From the Hill”¦
It’s almost Earth Day – do you know where your congressman is? Chances are, he or she is greening the office. Maryland Representative “Dutch” Ruppersberger announced plans to increase energy efficiency, save resources and cut costs in his Washington, DC., office. He’s participating in the “My Green Office” program, which was initiated by House Speaker Nancy Pelosi a year ago this month.
Congressman Ruppersberger and his staff are implementing new practices and technology to reduce energy consumption and operational costs, including:
- Installing new smart power strips that automatically turn off when computers are not in use
- Replacing traditional light bulbs with energy-efficient ones
- Eliminating the use of bottled water with a new water filtration system
- Switching to reusable coffee mugs and glasses
- Ordering solar shades and composting bins
“These changes may seem simple and insignificant, but if every House Office participates, we can save nearly $1 million and keep up to 3,000 pounds of garbage from filling up landfills every year,” said Congressman Ruppersberger.
He purports that participation in the program over the course of a year will reduce electricity consumption at the House of Representatives by more then 7,500 kWH, reduce greenhouse gas emissions by nearly 16,000 pounds and result in savings of more than $1,300 from reduced electricity and procurement costs.
Thus far the program has trained roughly 3,000 House staffers in ways to eliminate material, electric and pollutant waste in their respective offices, and expects to reach all 7,000 DC Metro area House employees by the end of this year.
Since Pelosi launched the My Green Office program on Earth Day 2009, her office reports that the House has saved 1 million sheets of paper each month and 175,000 kilowatt hours of electricity, diverted 75,000 pounds of waste from landfills and cut nearly 400,000 pounds of carbon emissions.
For those of us keeping score, Congress has yet to significantly improve environmental policies by passing comprehensive legislation beyond that of the first of its kind in 1970 (the year Earth Day was founded by Senator Gaylord Nelson). Radical Republican Howard Baker perhaps drafted the most passionate provision in the Clean Air Act, the “technology forcing” section that required all new cars to have catalytic converters, even though no such device was yet commercially available.
In recent years, the green movement (in politics) has sought to find softer language and more nonpartisan positions that would help raise support in diverse communities, including those with little or no interest in environmental values. Meanwhile, each draft of the climate bill becomes less aggressive than its predecessor. Those energy-efficient office light bulbs and reusable coffee mugs will come in useful when drafting yet another bland iteration.
From the Street”¦
Is NBC giving the word programming a bad name? That’s the sentiment bandying about the blogs this week. It appears that television shows on the peacock network have been trying out a new subliminal messaging stratagem: behavioral placement. Product placement is so American Idol after all. But the results have been mixed. People have proven to be surprisingly offended by it. (Like this network needed another kerfuffle after Conangate.)
Instead of shilling for brand-name beverages and designer doughnuts, NBC executives have been running demonstrations of eco-savvy living during popular sitcoms and dramas.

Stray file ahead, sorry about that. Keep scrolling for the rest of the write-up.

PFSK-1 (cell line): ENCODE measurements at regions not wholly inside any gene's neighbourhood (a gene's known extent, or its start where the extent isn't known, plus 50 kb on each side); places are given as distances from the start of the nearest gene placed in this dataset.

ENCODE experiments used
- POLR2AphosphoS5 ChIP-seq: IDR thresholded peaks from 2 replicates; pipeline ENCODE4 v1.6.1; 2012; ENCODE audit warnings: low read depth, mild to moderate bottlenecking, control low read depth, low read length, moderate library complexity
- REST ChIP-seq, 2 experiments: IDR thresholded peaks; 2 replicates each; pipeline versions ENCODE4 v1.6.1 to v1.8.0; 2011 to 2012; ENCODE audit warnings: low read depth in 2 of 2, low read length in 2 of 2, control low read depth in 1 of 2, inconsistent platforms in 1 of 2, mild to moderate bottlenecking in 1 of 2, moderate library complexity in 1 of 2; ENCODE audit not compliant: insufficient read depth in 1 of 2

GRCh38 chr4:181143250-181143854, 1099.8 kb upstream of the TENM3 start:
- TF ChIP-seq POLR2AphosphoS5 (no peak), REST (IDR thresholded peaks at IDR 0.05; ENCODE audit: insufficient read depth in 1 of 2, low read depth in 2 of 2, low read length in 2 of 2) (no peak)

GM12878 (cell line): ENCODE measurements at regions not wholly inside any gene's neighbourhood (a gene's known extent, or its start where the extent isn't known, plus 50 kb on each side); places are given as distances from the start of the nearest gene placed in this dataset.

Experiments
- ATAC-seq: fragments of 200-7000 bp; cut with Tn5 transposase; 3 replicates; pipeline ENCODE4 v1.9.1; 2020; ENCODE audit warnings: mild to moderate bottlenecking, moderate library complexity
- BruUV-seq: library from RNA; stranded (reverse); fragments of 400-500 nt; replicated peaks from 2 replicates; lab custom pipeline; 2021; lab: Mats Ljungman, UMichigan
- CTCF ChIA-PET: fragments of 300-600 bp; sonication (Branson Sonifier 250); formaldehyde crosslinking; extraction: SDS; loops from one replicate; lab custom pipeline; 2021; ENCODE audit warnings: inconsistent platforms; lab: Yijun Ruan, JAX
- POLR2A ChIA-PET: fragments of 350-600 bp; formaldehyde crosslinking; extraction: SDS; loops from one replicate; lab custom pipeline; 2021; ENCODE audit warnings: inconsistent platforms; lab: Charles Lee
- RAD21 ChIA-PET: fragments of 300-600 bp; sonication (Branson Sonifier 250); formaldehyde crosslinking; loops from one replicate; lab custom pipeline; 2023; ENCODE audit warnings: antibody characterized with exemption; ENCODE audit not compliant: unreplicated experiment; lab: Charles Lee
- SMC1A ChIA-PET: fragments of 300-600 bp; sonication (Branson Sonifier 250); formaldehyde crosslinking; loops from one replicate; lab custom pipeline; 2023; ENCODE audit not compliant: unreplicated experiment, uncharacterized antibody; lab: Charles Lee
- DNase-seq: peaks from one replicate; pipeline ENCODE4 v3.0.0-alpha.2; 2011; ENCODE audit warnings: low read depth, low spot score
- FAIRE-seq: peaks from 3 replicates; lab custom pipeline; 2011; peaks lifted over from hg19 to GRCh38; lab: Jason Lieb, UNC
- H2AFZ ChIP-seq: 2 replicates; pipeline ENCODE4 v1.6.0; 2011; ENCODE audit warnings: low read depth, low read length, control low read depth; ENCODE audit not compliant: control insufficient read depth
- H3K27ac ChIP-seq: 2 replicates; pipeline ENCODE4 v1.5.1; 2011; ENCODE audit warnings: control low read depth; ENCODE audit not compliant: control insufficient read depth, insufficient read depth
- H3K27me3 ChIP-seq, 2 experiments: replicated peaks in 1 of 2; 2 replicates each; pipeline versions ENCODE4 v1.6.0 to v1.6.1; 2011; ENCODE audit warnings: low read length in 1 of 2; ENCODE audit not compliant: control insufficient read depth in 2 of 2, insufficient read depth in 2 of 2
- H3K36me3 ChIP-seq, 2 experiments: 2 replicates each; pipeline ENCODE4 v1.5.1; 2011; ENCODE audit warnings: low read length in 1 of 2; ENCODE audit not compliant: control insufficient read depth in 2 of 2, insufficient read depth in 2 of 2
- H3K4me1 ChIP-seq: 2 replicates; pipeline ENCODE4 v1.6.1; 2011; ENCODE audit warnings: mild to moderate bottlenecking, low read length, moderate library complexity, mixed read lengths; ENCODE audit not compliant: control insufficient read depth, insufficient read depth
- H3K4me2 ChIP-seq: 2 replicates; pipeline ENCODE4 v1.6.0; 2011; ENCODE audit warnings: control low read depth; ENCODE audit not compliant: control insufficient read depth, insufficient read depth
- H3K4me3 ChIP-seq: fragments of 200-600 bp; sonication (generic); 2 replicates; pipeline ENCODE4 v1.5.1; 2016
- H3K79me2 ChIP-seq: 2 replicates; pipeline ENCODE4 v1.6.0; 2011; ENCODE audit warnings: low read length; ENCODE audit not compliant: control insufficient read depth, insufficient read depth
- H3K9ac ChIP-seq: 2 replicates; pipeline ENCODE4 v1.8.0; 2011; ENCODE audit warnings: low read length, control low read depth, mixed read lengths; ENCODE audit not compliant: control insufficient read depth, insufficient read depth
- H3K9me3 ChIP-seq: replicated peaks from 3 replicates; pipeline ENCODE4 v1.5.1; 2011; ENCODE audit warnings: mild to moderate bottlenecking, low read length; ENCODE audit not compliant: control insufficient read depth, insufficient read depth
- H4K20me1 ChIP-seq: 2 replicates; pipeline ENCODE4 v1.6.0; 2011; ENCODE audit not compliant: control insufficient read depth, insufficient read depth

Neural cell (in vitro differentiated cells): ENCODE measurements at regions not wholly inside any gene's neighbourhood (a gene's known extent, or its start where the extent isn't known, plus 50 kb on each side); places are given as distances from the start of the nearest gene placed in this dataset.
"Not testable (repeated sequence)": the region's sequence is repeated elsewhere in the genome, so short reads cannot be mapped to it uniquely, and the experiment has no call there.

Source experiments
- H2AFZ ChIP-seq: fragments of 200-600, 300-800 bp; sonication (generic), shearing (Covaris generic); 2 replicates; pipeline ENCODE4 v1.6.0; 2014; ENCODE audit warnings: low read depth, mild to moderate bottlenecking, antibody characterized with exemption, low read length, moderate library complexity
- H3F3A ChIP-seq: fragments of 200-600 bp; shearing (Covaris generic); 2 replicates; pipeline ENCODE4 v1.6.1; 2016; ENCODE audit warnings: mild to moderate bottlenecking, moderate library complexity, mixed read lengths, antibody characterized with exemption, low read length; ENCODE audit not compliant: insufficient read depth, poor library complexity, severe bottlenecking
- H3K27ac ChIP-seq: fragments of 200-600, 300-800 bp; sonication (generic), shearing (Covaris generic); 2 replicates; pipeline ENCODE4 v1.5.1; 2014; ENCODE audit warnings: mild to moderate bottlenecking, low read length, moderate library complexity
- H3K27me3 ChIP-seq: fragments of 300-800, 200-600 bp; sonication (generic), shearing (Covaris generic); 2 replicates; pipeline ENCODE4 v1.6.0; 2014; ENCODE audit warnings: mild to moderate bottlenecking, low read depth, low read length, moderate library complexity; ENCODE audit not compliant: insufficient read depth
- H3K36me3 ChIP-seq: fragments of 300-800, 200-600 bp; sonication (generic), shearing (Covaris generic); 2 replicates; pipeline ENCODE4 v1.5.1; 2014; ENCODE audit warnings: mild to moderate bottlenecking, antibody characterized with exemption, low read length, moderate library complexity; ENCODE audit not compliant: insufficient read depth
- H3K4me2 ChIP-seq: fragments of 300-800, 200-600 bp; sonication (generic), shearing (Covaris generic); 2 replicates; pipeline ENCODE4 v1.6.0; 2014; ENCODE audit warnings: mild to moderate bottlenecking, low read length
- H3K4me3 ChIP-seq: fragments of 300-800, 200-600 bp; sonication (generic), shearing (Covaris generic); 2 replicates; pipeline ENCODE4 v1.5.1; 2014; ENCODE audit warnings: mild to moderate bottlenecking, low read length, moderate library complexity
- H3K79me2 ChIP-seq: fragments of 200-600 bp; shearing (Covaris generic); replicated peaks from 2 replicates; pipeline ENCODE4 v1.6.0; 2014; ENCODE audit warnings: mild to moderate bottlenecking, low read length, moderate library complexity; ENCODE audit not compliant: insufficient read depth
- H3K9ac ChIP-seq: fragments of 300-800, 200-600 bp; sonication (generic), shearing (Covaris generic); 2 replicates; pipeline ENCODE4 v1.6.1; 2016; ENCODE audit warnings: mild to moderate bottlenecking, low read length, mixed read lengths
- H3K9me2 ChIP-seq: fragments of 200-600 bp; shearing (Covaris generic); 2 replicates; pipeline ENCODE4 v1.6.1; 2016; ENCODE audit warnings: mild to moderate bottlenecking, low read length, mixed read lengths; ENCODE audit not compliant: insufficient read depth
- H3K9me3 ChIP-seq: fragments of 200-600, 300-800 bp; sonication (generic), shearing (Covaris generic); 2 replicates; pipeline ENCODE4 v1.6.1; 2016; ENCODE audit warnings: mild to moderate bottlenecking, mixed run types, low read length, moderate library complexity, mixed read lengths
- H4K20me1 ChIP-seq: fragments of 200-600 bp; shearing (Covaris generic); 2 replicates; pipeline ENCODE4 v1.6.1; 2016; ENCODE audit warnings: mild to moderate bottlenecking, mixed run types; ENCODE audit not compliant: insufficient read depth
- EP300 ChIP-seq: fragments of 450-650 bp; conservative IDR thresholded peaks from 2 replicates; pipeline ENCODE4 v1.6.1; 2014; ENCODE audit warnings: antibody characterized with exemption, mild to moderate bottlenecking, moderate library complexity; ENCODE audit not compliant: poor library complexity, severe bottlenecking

All programming this month is themed around – or directly influenced by – the aforementioned Earth Day. A recent article in the Wall Street Journal exposed the Green Initiative (aka General Electric’s insidious mind tricks), which the network didn’t deny: If “Tina Fey is tossing a plastic bottle into the recycling bin,” the theory goes, audience members will be conditioned to do the same.
Christopher Rosen in Movieline calls the practice “creepy” and “dumb,” and states that “the pressure to be eco-conscious has reached a new high”¦NBC implies that people are too “˜patently stupid’ to make healthy decisions on their own”¦do viewers really need NBC “telling them how to run their life?”
To Rosen and his fellow critics, I query: This is what’s gotten you riled up? Television execs have always treated tube viewers like boobs. Witness laugh tracks, ad campaigns labeled “Must See TV” and shows like Friends that depict characters obsessed with items from Pottery Barn and Tiffany & Co. to compel viewers to obsess over them as well. Now that’s pushy.
But having Tina Fey’s character Liz Lemon toss empty plastic bottles into the recycling bin? Casting Al Gore to send-up his own gung-ho environmentalist image (while at the same time encouraging viewers to embrace his latter-day eco-awareness)? Fine by me. The earth is a nobler beneficiary than junk food brands and soft drink makers. And an episode of The Office featuring a cast member dressed as a made-up superhero named Recyclops didn’t tarnish the show’s quality in the least. The Office has seen a sharp drop in quality, all right, but that has nothing to do with socially conscious tinkering.
Does NBC’s Green Initiative seem intrusive, even Orwellian? This progressive stereotyping segments “viewers”¦into categories based on their favorite shows and their level of concern about the environment,” says Rosen. Sounds like Nielsen ratings and social responsibility gone right to me.
Television provides a service. If it aims to provide some useful eco tips while it works to entertain, it’s on par with going to the supermarket and being offered a cash incentive if you bring your own grocery bag. Unless there really is a greedy marketplace for designer compost heaps in need of a celebrity push from the cast of 30 Rock.
Editor’s Note: This is the first installment in Christopher Correa’s weekly column, Hill/Street Greens, examining the environmental deeds (and misdeeds) of Washington, D.C. and Wall Street.